Building on yesterday’s Q&A on the realities of windpower, Part II has our heroine Jane discussing energy matters with her town supervisor:
Viewers are asking good questions about why I did or didn’t do such-and-such with the initial animated video. So here’s some background on making such a video as a teaching tool for wind activists around the country.
Making a Video
There are severe software restrictions when making these seemingly simple videos. For instance:
1 – I am limited to two actors talking in any scene;
2 – I am limited to only about ten actors to chose from;
3 – I can’t put non-talking actors in the scene, even in the background;
4 – I am limited to only six pre-determined settings;
5 – I can not position the actors where I would like them to be in these settings;
6 – I can’t move them to a different position in the settings;
7 – The actors can’t walk;
8 – The options for their facial and body expressions (gestures) is very limited;
9 – There is no control over voice inflections; and
10-There are no options for what the actors wear
With these (and other restrictions) it is a major challenge to create an interaction that is educational, yet interesting.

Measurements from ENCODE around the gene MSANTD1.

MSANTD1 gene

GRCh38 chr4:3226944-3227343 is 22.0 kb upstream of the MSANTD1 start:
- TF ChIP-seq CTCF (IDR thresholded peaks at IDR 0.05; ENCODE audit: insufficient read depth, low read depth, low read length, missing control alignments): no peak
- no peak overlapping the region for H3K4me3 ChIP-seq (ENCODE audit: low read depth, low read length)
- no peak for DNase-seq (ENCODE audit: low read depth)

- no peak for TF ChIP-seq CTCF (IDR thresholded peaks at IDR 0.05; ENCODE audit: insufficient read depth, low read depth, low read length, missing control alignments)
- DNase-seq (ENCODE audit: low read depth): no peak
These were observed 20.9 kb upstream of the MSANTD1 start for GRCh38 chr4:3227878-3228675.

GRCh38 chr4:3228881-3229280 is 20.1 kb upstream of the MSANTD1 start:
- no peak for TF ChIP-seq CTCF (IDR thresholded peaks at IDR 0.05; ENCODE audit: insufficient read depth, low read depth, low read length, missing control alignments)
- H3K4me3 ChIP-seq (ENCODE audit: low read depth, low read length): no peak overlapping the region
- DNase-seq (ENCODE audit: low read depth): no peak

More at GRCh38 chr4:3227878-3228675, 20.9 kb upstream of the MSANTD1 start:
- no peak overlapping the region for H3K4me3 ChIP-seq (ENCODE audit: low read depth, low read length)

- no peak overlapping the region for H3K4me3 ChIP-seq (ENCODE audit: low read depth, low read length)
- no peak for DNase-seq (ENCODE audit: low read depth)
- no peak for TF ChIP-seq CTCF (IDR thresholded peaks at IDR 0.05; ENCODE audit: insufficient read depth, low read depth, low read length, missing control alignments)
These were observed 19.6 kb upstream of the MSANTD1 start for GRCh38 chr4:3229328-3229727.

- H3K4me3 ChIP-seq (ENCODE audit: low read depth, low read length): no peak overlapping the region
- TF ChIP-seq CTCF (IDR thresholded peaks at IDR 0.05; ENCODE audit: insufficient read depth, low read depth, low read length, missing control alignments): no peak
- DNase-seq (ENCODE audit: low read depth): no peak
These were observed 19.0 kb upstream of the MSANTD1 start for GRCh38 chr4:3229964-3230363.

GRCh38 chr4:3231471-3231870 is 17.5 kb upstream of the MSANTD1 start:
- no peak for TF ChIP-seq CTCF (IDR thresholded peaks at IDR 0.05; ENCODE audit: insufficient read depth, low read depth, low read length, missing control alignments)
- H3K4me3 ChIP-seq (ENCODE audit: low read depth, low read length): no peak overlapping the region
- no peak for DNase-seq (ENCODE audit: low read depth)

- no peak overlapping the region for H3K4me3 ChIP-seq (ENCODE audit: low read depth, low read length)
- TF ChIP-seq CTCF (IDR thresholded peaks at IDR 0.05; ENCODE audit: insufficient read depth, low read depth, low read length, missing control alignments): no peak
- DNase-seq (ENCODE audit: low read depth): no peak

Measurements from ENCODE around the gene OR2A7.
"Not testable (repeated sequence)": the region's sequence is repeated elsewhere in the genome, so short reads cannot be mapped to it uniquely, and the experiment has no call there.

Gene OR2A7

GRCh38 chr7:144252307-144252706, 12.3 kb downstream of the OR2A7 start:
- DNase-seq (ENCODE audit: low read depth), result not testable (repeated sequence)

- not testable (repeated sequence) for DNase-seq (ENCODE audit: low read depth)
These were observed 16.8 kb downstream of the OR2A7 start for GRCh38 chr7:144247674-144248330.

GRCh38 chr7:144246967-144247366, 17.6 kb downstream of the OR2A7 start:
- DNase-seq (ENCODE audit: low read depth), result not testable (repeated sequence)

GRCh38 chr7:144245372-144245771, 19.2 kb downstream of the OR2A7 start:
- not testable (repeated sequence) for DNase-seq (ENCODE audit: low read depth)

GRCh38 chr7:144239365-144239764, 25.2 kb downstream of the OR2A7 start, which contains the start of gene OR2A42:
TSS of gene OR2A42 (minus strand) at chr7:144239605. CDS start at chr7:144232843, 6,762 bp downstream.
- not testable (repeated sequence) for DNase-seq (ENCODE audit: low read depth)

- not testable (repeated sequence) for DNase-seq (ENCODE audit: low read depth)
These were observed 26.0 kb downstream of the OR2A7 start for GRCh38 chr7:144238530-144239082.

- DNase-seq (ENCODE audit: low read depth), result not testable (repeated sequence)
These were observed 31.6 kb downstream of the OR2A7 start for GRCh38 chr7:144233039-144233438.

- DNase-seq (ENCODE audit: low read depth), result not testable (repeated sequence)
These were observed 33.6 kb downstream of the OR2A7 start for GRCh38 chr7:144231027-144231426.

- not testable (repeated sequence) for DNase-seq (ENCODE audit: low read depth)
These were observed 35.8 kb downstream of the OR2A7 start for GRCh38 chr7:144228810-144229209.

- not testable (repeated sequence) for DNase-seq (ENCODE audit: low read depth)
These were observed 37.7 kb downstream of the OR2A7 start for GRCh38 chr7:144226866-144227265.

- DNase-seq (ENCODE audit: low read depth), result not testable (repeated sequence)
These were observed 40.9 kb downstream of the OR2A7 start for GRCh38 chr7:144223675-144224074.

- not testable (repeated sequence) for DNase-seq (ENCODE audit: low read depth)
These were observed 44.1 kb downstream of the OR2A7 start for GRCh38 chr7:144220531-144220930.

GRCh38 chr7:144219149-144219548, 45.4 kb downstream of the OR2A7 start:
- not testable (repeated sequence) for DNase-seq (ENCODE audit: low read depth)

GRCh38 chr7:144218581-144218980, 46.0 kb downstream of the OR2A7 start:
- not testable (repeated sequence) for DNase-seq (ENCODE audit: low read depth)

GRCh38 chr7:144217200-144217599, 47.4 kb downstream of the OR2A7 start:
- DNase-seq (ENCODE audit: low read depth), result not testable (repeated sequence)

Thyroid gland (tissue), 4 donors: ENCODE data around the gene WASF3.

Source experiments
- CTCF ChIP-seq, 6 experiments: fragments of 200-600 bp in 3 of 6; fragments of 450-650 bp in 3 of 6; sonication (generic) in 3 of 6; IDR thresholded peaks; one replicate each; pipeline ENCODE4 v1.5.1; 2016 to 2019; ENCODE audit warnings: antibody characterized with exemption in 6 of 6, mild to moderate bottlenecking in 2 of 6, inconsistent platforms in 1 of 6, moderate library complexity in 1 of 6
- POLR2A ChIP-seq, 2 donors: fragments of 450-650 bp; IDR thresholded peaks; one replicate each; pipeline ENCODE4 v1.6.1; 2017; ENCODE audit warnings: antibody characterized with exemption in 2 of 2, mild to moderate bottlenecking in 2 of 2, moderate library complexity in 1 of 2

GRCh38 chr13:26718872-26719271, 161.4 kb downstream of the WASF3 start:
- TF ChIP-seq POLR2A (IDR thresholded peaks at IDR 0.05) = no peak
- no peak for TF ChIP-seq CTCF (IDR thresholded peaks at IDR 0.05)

And to put together one five minute video (writing the script, editing, rendering, etc.) has taken me about 20 hours — a lot more time than it might appear.
In Part Two, I was hoping that Jane could be a person standing up in the audience, and speak to her town board (seated at a table in the front of the room). But, as explained above, the software doesn’t allow me to do any of this. Thus I had to change the script to adapt to the software. Hopefully, this is acceptable and achieves its educational goals.
Even with these severe limitations (and time requirements), I think this could be an important tool in “getting the message out” — so I am willing to do more videos if the response continues to be favorable.
One skit that could be worthwhile would be Jane discussing nuclear power with a skeptical neighbor. If you have other pertinent topics, please let me know. If you would like to write a script for such a video, be my guest: send it along.
Another question I’ve been asked: why not do this with real people and a digital camcorder?
Yes, that sounds good, but to make it look right it also involves a lot more than you might think. For example, I just came back from an independent film festival. Even when there was only a five minute “short” film, there were typically credits listed for some fifty people. And that was with one person using a camcorder.
So that would require hiring professional actors (lines have to be memorized), setting up real set ($), getting a film maker to film ($$), processing and distributing the film ($), etc. That would likely involve over a hundred days of labor, and probably several thousand dollars.
That said, I have no problem doing a professional film. I have already written some scripts, so if someone wants to take care of the rest, please let me know.
I look forward to your comments and suggestions!